Annual film festival features a host of exciting new queer cinema
“I never saw so many well-dressed, well-fed, business-looking bohemians in my life,” Oscar Wilde noted of San Francisco in 1882.
He might have changed a few adjectives after observing the attendees of the 48th San Francisco International Film Festival last week, but he would no doubt have noted this was a happy group indeed.
And why shouldn’t it be? With 185 films from 48 countries and 77,000 lovers of celluloid, it was a non-stop party.
Some of the offerings ranged from the weird (In “Waves,” a woman with a huge facial birthmark dates a blind musician. Will his friends tell him she’s flawed?) to the truly weird. (In “Three… Extremes,” a wealthy dame eats dumplings stuffed with fetuses to regain her youth.)
Thankfully, there was also a nice selection of gay films, many of which will be traveling east to your local theater or festival.
The one that received the most enthusiastic acclaim and even sold out the huge Castro Theater was the documentary, “The Pursuit of Equality.” Directed by two heterosexual men, Geoff Callan and Mike Shaw, the film chronicles events that got America very nervous recently. It begins with San Francisco Mayor Gavin Newsom issuing same-sex marriage licenses on February 12, 2004 and ends six month later when all these unions are declared null and void. In the film, we get to see veteran activists Del Martin and Phyllis Lyon become the first lesbian couple to be married in the United States. Later on Rosie O Donnell and Kelli Carpenter are filmed, too, getting hitched.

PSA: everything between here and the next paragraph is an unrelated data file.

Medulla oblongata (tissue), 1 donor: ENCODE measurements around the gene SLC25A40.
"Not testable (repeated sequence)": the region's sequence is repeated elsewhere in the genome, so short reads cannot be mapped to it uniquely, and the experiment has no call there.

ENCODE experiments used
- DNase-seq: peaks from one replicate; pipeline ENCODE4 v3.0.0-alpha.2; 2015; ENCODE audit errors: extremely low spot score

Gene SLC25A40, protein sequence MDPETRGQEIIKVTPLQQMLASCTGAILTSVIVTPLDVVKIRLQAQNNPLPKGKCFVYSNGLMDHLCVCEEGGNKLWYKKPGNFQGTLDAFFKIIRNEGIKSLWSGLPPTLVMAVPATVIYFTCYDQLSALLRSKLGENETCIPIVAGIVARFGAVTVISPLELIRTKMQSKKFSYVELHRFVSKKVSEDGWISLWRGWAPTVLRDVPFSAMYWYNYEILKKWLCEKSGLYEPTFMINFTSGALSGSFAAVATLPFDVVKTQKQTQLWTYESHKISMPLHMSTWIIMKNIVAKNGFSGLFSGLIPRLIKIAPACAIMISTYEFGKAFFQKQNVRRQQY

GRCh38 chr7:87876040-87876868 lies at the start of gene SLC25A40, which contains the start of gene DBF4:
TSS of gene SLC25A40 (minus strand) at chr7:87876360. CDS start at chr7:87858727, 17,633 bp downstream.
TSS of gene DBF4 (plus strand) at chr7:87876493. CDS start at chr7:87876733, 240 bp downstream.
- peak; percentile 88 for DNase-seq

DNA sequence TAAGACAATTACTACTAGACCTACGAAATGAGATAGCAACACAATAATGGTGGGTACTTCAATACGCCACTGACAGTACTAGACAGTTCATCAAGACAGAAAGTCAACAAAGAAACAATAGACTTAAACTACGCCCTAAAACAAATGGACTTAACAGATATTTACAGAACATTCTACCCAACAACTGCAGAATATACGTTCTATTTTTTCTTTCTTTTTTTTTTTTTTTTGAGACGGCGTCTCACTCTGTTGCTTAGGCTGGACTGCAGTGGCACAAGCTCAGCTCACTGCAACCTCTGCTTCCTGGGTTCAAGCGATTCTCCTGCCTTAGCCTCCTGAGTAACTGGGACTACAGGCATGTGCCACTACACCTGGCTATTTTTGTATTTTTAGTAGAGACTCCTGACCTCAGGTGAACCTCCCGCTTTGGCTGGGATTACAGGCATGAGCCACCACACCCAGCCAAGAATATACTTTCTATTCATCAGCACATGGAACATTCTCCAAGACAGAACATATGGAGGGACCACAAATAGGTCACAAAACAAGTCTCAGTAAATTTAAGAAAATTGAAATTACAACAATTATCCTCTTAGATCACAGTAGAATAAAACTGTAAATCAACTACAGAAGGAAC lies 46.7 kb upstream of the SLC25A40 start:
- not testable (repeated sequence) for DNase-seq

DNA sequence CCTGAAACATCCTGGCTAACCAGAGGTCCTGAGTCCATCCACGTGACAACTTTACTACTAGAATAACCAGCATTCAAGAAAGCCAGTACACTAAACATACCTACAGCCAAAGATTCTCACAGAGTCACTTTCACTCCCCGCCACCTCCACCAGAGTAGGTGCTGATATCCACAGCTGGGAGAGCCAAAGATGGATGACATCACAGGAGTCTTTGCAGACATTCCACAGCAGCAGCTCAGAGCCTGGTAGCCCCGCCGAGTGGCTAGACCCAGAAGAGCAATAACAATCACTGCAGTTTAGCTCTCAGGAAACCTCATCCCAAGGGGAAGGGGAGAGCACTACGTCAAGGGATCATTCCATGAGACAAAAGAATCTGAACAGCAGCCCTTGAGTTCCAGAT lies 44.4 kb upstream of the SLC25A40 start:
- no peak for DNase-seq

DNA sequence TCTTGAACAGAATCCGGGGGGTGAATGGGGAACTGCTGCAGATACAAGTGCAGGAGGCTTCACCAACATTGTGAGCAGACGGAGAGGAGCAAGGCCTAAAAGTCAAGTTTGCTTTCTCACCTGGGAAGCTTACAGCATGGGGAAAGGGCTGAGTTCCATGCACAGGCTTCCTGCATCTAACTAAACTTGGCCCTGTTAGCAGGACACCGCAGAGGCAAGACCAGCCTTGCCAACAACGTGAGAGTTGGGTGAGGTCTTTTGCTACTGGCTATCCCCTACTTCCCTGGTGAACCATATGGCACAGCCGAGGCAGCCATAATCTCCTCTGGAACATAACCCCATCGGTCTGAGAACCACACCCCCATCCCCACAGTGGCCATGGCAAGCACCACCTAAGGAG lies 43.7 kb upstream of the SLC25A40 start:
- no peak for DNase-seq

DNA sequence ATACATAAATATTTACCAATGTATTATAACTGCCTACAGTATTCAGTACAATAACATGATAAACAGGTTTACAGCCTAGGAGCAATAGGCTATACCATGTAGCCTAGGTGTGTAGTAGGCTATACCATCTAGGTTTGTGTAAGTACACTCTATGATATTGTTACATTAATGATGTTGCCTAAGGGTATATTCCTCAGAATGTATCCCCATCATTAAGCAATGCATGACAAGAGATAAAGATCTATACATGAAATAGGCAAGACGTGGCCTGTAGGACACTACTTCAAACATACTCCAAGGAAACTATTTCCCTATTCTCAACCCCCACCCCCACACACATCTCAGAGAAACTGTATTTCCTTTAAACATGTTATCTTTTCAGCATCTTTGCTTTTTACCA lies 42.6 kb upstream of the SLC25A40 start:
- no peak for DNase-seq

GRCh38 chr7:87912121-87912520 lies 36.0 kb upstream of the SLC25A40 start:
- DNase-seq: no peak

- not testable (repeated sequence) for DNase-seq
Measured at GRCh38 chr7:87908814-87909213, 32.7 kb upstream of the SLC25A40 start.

John Lewis and Stuart Gaffney, who are also in “Equality,” told me: “We were one of the first ten couples that got married at City Hall. It was really an absolutely profound experience for us. I think one way to put it is that as we stood there and heard the words: ‘By the authority vested in me by the state of California, I pronounce you spouses for life,’ we felt for the first time in our lives that we were equal human beings and that our government was treating us and our relationship with equal respect under the law. It was transformative. So six months later, when, as you’ll see in the film, the court takes away our marriage licenses, we just decided we had to do everything in our power to get them back to make sure everybody has this right. So we joined the lawsuit to strike down California’s ban on equal access to marriages as unconstitutional. And now we’re the plaintiffs in the lawsuit to gain our rights back along with some of the other couples in the film. The Superior Court in that lawsuit just last March ruled that to deny same-sex couples access to marriage violates the constitution. So we’re very encouraged by that ruling.”
Throughout the screening, the audience went wild, booing and cheering, depending on who was on the screen. Most didn’t noticed that no gay male couples are shown kissing on the lips. Only the lesbians smooch. But then what do you expect from a pair of well-meaning straight guys?